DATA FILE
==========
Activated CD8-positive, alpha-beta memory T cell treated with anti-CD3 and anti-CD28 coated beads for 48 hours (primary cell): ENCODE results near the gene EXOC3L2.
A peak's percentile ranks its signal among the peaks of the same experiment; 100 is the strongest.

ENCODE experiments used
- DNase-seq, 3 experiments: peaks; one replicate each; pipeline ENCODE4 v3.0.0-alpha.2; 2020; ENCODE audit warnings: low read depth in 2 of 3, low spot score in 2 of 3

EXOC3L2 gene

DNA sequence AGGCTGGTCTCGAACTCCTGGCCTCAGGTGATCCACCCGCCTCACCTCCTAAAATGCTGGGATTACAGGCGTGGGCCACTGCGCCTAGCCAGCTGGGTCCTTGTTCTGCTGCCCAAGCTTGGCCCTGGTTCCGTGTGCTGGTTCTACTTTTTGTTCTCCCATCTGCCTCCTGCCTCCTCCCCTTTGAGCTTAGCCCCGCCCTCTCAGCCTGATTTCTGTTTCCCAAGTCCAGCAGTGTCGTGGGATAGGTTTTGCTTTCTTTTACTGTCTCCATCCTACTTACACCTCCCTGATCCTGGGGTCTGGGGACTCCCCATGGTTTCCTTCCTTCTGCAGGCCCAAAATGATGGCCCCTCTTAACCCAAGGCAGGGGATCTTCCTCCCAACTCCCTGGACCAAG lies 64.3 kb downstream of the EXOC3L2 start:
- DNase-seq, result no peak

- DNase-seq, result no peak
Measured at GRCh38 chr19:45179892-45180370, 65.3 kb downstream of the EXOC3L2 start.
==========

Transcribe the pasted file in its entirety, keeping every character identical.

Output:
Activated CD8-positive, alpha-beta memory T cell treated with anti-CD3 and anti-CD28 coated beads for 48 hours (primary cell): ENCODE results near the gene EXOC3L2.
A peak's percentile ranks its signal among the peaks of the same experiment; 100 is the strongest.

ENCODE experiments used
- DNase-seq, 3 experiments: peaks; one replicate each; pipeline ENCODE4 v3.0.0-alpha.2; 2020; ENCODE audit warnings: low read depth in 2 of 3, low spot score in 2 of 3

EXOC3L2 gene

DNA sequence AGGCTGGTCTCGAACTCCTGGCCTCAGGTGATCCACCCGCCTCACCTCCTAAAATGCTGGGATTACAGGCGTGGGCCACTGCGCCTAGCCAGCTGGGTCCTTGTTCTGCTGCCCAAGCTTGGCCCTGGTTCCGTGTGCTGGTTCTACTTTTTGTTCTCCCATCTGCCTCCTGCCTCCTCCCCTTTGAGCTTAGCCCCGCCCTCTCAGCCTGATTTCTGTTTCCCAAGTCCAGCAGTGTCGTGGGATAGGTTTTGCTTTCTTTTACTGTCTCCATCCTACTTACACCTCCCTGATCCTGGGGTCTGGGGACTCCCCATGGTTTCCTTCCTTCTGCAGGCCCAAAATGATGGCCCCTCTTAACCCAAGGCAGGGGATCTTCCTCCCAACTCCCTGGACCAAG lies 64.3 kb downstream of the EXOC3L2 start:
- DNase-seq, result no peak

- DNase-seq, result no peak
Measured at GRCh38 chr19:45179892-45180370, 65.3 kb downstream of the EXOC3L2 start.